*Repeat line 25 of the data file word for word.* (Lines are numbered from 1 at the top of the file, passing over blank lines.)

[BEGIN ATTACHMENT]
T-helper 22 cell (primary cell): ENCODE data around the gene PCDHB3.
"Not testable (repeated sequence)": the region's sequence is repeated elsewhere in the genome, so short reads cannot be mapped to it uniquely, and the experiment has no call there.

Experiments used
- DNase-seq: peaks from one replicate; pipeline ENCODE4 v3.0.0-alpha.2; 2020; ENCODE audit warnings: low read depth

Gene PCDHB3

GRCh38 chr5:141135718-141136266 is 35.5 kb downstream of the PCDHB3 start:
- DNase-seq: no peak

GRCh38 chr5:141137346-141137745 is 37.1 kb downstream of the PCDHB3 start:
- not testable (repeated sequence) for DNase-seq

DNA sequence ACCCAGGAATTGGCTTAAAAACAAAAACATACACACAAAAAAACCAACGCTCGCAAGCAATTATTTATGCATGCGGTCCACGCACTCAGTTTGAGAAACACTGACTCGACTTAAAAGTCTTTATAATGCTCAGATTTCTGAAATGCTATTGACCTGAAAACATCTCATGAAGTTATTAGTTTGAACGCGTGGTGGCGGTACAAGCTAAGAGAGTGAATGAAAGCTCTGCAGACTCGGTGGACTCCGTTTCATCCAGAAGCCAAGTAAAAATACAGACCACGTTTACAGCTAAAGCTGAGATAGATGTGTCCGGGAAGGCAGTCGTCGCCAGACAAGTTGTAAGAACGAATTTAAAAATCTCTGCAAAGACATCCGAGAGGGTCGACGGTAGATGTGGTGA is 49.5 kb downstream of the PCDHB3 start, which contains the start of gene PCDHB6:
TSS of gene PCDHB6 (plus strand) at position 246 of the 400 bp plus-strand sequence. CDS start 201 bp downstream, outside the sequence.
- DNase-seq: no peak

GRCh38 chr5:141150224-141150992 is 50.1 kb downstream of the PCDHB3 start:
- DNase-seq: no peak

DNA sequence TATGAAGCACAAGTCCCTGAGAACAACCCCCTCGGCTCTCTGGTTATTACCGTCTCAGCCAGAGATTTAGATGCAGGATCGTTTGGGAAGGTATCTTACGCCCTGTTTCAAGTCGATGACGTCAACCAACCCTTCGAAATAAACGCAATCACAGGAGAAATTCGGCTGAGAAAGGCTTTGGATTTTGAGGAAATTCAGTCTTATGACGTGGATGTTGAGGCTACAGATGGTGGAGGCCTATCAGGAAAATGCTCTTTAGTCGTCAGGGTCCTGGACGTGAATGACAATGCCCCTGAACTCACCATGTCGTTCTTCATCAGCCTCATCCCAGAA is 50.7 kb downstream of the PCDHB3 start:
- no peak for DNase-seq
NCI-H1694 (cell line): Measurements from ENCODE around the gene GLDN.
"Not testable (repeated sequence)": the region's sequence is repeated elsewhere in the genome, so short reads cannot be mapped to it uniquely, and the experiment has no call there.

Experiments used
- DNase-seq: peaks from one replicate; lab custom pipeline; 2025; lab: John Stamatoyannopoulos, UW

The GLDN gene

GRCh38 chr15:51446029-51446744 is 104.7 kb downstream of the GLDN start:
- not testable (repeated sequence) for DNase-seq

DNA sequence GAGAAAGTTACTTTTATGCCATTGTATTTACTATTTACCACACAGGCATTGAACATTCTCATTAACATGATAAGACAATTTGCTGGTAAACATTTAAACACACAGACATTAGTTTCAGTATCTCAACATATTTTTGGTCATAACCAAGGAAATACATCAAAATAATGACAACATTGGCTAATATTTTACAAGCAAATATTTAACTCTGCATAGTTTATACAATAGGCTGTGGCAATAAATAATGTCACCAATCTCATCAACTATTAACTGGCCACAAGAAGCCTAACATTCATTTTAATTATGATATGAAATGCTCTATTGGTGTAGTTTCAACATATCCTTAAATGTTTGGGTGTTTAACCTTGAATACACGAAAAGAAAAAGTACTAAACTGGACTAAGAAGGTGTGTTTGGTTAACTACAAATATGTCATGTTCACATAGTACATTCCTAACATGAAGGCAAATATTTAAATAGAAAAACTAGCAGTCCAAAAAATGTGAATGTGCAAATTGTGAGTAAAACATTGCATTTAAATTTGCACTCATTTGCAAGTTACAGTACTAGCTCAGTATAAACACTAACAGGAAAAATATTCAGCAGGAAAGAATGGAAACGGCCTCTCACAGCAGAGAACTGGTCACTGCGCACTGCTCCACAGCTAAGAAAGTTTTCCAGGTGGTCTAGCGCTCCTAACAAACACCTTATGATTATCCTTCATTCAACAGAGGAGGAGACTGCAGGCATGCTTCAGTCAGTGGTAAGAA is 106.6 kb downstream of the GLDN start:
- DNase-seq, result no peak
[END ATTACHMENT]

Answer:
- DNase-seq, result no peak